Italian police have arrested three Nigerian nationals accused of belonging to a criminal organization involved in trafficking women from Nigeria to Libya and then to Italy; where they were forced to engage in prostitution.
Three Nigerian nationals accused of human trafficking and exploitation as well as living from the earnings of prostitution were arrested on Tuesday morning by police in the northern city of Brescia. The investigation involved wiretaps and made it possible for the police to identify two people, a man and a woman, who facilitated the entrance of women who had been trafficked via an organization with bases in Libya and Nigeria in order to forcibly engage them in prostitution.
The third person arrested was a woman operating out of the city of Turin and currently domiciled in the Mantua area, also in the Lombardy province of northern Italy. Through cooperation with the Nigerian police, one of the members of the group working abroad was also identified who had been tasked with transferring the trafficking victims from Nigeria to Libya, where they were put on boats to go to Italy.
Black magic used to exploit victims
The probe brought to light the use of "juju" or magical rituals to threaten family members in Nigeria as a way of keeping the women in prositution as well as forcing the victims to pay sums of between 20,000 and 30,000 euros in order to exit their situation and stop selling their bodies.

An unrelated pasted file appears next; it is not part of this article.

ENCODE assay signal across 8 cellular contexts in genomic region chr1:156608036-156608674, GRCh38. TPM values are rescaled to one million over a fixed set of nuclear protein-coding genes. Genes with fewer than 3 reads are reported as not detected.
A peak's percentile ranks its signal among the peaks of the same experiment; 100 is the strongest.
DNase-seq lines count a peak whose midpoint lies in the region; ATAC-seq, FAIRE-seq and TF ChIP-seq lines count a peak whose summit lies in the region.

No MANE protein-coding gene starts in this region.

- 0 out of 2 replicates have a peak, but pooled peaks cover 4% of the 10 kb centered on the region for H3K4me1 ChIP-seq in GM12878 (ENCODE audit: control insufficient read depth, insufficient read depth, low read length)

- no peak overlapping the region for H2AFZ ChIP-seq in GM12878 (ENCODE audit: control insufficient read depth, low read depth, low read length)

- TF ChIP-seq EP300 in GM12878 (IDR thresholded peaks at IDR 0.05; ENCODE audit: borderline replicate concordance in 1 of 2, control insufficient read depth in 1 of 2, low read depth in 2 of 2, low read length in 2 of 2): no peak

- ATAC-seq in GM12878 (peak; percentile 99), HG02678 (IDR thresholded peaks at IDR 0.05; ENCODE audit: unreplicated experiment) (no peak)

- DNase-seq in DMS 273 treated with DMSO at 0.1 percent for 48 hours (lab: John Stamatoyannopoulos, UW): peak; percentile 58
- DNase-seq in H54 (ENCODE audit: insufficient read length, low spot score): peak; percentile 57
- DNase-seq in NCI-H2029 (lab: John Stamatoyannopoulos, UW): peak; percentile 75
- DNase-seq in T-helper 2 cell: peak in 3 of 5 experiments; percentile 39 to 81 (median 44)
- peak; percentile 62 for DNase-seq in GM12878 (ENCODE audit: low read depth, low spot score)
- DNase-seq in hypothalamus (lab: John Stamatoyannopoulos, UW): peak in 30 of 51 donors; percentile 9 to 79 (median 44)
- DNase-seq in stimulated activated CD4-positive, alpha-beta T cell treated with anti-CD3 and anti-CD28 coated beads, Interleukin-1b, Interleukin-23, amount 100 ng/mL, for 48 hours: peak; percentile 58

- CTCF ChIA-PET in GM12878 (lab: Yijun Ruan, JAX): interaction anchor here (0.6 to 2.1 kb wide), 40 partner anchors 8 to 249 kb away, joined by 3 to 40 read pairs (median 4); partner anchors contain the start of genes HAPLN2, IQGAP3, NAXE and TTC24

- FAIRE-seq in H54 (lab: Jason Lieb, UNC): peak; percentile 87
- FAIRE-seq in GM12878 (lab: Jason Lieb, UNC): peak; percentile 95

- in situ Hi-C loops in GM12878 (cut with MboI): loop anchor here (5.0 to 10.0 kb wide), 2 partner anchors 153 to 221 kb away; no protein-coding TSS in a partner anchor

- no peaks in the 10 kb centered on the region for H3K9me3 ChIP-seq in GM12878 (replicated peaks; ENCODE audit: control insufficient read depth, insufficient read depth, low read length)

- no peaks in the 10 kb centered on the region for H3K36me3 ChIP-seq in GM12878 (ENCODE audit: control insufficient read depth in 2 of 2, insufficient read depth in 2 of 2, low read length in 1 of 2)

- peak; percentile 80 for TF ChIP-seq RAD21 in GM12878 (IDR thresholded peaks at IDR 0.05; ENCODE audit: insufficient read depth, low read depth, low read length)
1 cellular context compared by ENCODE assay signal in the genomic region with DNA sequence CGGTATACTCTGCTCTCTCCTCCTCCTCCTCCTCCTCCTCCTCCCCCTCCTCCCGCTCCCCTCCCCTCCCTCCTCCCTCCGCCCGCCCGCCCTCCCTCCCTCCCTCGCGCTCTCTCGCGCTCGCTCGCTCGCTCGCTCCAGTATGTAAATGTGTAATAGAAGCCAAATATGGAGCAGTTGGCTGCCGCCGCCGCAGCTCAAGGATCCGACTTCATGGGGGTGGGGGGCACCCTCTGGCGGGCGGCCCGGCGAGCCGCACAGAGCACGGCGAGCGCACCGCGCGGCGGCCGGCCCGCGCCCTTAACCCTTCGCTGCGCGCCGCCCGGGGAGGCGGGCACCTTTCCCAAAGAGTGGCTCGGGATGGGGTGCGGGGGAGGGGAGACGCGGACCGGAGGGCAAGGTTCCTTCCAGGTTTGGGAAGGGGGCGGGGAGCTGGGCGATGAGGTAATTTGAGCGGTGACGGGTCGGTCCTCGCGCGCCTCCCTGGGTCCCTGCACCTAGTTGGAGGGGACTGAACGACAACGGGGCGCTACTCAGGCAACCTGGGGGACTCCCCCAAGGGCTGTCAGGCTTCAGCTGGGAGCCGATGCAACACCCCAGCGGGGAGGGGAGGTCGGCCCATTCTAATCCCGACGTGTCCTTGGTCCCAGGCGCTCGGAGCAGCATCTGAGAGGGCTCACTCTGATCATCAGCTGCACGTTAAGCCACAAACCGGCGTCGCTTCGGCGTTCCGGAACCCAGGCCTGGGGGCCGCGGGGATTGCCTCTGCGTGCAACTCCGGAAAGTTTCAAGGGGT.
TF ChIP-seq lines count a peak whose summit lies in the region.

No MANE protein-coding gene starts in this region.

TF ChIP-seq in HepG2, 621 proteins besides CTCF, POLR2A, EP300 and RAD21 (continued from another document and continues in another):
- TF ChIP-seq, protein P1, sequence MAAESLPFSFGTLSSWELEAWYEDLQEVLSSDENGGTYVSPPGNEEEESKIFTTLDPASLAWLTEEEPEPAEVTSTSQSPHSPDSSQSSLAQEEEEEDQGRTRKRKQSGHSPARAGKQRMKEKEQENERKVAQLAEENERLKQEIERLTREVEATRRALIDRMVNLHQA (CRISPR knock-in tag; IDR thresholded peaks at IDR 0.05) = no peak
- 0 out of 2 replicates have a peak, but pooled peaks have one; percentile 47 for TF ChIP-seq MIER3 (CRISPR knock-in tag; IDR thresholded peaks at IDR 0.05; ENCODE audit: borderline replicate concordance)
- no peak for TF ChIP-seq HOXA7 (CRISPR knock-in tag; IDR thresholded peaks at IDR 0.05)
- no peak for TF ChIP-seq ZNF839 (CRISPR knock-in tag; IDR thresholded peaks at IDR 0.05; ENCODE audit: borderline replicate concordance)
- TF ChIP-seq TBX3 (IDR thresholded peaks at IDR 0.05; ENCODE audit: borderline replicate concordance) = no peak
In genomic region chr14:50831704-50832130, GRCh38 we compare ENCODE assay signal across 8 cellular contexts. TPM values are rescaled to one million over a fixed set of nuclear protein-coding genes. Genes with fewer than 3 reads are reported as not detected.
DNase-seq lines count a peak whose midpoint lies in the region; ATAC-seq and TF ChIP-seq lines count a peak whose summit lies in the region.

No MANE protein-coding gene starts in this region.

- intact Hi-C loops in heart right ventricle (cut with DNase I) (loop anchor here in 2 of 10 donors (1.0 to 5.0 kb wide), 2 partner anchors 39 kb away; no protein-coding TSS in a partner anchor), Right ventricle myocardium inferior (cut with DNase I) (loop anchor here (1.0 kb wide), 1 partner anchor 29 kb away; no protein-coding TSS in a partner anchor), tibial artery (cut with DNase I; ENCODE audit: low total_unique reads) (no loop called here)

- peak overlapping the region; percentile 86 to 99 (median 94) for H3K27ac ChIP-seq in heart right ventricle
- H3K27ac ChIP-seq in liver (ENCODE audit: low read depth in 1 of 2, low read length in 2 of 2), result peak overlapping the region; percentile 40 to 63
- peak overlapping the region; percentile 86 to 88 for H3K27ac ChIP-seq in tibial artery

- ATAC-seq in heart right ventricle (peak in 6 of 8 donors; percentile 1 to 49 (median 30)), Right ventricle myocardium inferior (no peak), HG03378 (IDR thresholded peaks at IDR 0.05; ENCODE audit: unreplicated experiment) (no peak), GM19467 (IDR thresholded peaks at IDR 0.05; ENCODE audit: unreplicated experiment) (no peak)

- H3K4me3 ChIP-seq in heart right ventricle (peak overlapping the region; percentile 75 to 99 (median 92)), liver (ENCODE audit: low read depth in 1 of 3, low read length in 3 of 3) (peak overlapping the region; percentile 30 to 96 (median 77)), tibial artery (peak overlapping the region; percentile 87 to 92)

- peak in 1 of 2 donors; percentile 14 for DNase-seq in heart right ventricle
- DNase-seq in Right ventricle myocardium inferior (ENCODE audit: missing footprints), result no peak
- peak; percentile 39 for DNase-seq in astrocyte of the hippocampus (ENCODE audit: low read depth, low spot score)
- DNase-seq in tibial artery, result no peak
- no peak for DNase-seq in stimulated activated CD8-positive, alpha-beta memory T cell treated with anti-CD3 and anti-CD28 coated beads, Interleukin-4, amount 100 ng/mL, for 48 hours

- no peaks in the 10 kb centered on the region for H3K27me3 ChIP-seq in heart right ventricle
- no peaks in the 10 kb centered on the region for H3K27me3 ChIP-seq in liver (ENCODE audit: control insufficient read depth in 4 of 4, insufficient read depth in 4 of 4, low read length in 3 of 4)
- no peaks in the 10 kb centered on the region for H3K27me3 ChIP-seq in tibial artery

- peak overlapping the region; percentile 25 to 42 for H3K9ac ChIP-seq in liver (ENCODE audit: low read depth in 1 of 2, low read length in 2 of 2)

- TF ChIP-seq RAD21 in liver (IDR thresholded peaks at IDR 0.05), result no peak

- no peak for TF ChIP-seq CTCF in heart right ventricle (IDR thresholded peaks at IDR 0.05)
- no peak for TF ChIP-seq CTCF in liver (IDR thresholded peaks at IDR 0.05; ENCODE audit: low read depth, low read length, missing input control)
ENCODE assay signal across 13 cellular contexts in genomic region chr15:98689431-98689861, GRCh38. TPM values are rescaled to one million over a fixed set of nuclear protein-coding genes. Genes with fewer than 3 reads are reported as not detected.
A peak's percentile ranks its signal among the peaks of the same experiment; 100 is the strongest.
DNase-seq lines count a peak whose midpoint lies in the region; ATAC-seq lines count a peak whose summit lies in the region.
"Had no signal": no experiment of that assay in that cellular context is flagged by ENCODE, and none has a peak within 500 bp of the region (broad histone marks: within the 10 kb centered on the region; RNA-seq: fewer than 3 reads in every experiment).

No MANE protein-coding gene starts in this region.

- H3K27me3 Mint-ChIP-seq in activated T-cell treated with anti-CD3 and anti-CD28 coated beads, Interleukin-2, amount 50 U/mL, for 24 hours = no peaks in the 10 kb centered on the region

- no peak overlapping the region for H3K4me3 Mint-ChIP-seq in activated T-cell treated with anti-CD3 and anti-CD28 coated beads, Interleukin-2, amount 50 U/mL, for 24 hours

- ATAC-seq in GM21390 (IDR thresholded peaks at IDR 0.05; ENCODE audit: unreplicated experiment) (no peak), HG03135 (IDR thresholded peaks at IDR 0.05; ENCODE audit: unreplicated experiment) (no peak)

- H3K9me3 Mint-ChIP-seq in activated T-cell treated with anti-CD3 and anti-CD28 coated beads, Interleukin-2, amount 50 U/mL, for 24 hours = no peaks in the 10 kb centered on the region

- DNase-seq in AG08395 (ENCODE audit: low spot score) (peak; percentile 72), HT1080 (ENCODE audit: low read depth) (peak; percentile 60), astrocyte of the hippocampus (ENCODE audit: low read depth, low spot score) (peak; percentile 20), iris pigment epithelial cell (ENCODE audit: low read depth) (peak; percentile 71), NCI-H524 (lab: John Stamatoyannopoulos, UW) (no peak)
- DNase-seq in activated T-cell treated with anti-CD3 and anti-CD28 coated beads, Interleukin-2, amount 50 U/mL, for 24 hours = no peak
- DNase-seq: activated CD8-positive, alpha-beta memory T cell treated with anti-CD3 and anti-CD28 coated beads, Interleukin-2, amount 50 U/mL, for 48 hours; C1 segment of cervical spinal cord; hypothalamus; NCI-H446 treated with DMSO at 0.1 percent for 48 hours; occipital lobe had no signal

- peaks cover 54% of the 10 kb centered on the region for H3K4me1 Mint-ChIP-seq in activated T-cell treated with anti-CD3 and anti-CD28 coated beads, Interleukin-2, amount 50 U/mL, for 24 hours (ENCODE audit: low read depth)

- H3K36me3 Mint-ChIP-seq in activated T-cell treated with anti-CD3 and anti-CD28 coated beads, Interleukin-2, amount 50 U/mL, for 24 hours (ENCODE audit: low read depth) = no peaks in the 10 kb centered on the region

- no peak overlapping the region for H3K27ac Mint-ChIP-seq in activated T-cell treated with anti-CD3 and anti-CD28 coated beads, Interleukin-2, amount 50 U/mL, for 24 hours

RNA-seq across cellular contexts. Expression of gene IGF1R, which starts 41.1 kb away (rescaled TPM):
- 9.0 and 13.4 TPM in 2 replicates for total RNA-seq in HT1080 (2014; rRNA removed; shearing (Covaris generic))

In order to ensure that the exploiters could 'cash in' on their investment, the women and girls entered the Italian migrant reception system and filed requests for international protection prior to being forced into prostitution.
This allowed them to stay in the country until the time-consuming procedure for refugee status had been completed. Once the asylum requests were filed, the victims were induced to flee the reception center and then forced to engage in prostitution in order to pay off the enormous 'debts' they were told they had incurred.
The police invesitgation found that violence had been used against the women and girls in order to coerce them into acts of prostitution. Six people - all of Nigerian origins - have been placed under investigation as part of the probe. Three victims reported their alleged exploiters to the police and told of the phases of recruitment and hardships they suffered along the journey, consisting of physical violence, sexual abuse and being held for periods of time at Libyan detention centers.